Christmas in Cambodia

Snowman and Temple

Christmas in Cambodia is nothing like Christmas in America. That can be a good thing or it can be a bad thing depending on how you look at it.

I spent the first forty years of my life in western New York where a white Christmas was almost a given. Some years there would be enough snow to cover the ground and other years we had so much snow it had us wishing we lived in Florida. For me a white Christmas was to be expected.

That changed in 2003 when I moved to Hawaii and a green Christmas became the norm. Although different it was something I liked. Going outside and enjoying the sun on December 25th was a refreshing change to the cold, wintery holidays of my past. In the beginning it took a little getting used to and the Christmas spirit took a little more searching but it didn’t take me long to cherish the differences while understanding that most of the world does not get a white Christmas.

This year I would spend my holiday in Siem Reap, Cambodia. Missing is the constant reminders of Christmas on the television. It is virtually impossible to avoid the sense of the holidays while in America – whether you wanted to or not. Decorations, sales, music, trees, lights….and it all starts much too early.

Here in Siem Reap Christmas is subtle and only exists for the tourists. People working in the shops and restaurants wear Santa hats for a week or so before the holiday and there are some special meals here and there to help celebrate Christmas but otherwise this foreign holiday is pretty much hidden away with a little subtlety peeking out now and then.Scott_Sharick_Photo__2015_33648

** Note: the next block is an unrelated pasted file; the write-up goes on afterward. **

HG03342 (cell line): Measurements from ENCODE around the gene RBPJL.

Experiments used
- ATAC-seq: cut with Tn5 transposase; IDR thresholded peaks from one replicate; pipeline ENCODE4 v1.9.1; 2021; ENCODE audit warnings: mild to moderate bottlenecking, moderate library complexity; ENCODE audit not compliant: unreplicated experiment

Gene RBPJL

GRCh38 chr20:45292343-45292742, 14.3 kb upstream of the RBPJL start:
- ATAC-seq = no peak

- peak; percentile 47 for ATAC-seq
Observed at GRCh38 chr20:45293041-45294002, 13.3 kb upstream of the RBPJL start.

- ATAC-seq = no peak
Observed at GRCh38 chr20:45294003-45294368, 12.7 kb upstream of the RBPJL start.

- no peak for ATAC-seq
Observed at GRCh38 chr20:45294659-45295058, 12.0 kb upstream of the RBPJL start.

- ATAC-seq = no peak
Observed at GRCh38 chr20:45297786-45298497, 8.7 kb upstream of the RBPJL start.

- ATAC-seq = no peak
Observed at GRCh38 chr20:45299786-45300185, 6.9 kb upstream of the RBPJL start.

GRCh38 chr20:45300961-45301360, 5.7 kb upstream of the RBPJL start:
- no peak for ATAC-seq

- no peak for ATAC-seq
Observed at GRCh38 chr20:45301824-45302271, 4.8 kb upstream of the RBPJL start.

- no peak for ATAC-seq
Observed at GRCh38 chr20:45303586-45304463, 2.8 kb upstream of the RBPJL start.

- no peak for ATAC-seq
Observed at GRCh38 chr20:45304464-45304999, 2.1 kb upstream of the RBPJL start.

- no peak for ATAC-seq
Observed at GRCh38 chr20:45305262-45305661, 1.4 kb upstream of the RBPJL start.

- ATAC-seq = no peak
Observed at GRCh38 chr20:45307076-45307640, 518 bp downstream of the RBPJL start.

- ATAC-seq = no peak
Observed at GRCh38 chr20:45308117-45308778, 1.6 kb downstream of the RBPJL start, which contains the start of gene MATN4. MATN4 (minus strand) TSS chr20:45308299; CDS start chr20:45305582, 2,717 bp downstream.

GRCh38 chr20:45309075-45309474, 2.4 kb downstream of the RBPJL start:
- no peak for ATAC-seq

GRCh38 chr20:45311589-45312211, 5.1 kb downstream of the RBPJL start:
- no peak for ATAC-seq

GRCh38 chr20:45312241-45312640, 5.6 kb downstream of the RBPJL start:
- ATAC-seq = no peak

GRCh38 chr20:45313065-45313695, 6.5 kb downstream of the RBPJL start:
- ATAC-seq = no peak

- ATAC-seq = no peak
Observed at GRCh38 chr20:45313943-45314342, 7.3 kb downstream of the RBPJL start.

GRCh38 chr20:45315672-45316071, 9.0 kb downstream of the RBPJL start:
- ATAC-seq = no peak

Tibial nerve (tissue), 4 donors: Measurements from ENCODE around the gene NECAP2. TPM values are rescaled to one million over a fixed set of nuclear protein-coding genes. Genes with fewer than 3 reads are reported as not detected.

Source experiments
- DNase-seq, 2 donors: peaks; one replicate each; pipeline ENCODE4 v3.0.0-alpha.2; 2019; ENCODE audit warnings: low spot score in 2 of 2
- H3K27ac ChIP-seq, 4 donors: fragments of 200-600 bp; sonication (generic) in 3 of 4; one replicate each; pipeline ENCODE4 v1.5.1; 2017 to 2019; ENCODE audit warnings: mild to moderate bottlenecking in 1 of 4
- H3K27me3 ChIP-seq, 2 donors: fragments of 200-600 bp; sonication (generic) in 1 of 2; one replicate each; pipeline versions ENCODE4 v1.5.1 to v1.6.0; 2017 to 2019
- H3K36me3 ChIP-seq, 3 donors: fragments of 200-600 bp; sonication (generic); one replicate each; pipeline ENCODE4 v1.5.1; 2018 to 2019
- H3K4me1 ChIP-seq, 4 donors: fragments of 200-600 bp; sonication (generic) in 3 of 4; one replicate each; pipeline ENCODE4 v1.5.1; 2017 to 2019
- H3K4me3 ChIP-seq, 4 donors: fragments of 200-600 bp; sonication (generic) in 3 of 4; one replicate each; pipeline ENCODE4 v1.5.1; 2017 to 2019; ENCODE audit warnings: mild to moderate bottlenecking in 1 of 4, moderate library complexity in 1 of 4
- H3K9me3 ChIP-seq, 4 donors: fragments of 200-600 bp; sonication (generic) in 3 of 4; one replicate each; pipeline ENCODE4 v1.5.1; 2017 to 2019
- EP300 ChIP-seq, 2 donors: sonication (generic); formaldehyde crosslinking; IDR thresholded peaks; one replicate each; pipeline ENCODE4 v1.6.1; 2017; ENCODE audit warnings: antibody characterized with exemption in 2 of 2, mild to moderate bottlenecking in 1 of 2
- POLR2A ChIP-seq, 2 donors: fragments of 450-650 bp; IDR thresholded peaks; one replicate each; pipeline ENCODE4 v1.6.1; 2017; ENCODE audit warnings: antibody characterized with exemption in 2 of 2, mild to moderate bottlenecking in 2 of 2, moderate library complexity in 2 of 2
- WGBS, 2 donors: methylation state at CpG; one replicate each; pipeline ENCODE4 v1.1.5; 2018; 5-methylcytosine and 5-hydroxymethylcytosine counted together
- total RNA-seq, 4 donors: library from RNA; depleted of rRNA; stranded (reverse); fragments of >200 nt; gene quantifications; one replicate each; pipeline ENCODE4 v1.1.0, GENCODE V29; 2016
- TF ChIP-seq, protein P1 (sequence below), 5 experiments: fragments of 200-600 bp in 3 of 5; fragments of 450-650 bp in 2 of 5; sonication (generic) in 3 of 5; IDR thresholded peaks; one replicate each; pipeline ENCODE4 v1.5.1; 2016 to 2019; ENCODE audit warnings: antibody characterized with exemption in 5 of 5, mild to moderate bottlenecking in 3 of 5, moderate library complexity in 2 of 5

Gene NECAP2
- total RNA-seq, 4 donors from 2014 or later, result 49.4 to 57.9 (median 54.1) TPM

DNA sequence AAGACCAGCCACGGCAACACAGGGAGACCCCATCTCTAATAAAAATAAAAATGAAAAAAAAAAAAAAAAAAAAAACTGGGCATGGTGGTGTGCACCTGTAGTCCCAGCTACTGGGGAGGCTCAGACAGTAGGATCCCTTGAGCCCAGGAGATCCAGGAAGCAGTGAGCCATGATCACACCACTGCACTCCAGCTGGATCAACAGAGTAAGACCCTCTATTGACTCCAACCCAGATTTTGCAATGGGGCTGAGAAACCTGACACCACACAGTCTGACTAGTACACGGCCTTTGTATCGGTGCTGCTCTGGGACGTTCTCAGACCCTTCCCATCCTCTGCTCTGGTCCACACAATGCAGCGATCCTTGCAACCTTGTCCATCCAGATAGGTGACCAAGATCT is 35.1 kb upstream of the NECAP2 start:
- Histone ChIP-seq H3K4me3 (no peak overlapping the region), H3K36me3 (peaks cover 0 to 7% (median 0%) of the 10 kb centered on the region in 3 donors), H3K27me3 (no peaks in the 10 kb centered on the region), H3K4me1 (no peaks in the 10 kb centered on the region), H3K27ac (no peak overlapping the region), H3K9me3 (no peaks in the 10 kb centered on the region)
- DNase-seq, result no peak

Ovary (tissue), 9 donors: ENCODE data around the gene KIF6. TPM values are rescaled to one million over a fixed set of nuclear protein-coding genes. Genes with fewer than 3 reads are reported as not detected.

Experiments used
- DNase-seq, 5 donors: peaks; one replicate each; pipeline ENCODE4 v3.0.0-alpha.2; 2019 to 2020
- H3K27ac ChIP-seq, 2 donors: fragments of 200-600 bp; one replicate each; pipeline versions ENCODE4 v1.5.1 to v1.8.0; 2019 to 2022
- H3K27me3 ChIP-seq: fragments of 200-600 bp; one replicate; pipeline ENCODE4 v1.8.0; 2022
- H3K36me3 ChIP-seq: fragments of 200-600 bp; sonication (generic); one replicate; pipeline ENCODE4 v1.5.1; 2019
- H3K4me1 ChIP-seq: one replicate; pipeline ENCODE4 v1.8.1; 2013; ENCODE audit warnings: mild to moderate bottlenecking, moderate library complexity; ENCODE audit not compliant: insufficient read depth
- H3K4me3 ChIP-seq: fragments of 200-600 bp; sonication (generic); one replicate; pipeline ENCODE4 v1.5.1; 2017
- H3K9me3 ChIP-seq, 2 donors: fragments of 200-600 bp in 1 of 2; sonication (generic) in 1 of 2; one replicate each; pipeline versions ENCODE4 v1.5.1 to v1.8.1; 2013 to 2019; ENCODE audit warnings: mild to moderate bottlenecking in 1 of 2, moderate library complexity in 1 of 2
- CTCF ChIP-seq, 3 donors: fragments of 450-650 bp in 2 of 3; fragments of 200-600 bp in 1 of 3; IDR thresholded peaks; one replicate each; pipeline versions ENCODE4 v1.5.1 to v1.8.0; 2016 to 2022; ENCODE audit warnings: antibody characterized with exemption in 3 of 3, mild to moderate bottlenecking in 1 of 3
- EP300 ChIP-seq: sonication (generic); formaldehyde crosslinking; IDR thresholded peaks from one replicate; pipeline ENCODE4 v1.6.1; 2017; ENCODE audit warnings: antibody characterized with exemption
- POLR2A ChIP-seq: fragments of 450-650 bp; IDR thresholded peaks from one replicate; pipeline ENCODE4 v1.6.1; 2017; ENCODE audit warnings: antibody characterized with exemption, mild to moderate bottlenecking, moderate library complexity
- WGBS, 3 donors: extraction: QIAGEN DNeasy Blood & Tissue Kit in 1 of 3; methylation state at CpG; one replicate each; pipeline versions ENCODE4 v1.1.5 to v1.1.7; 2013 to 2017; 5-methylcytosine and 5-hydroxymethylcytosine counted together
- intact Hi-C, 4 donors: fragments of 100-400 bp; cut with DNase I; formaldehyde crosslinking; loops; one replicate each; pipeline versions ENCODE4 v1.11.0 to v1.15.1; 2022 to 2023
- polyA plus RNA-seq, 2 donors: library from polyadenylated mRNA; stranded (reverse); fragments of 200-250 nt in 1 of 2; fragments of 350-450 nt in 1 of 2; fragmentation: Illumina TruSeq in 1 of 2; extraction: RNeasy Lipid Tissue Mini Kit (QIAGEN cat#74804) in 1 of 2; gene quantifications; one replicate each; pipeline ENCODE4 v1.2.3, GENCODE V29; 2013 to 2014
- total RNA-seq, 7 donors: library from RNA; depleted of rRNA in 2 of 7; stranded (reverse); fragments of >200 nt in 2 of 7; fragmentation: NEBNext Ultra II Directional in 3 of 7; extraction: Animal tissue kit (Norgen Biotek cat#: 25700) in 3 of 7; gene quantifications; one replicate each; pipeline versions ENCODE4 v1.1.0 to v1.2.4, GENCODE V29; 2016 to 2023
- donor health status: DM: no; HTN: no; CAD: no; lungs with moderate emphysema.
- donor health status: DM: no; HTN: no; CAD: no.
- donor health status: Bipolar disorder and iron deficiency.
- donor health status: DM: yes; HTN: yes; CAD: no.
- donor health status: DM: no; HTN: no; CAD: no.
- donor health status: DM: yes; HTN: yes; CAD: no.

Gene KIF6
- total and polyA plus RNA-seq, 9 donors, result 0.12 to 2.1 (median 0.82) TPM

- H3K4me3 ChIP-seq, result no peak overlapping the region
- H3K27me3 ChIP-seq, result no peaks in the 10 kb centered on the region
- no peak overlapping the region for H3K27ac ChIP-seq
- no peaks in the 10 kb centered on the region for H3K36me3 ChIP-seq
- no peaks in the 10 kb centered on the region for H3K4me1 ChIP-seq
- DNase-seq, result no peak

But I still wanted a bit of Christmas and I was’t sure how I was going to achieve that. I found a small store that stocked some decorations outside and I stopped to look for something to use for a holiday picture. While there I saw stacks of Santa hats and after a few days I figured out what I was going to do.

I am sure most of the people in rural Cambodia have little or no knowledge of Christmas much less how it is celebrated in America. I spent a couple days riding around on my moto looking for random people who looked like they would love to have a Santa hat.

I would find people walking or biking along the road, in their home front stores and restaurants, working or playing in rice fields and pull out the hats which would bring smile to their faces. Often I would stop for one or two people and soon it seemed the whole neighborhood showed up for a hat. Of course the camera came out and I made my pictures.


Surely it wasn’t anything like the holidays in America but it was my way to bring a little bit of Christmas here. Now there are a number of people out in the countryside with these weird red and white hats that came from that white guy riding around on his red moto.

Here are some of the people I got to meet:



2 Comments on “Christmas in Cambodia

  1. Scott, the best Christmas present is seeing you take photos of people (and enjoying it as much as they love have their pictures taken). Wishing you the merriest Christmas and Happy New Year. Enjoy the journey.

    • Thank you Susie! I hope you had a great Christmas and a Happy New Year!

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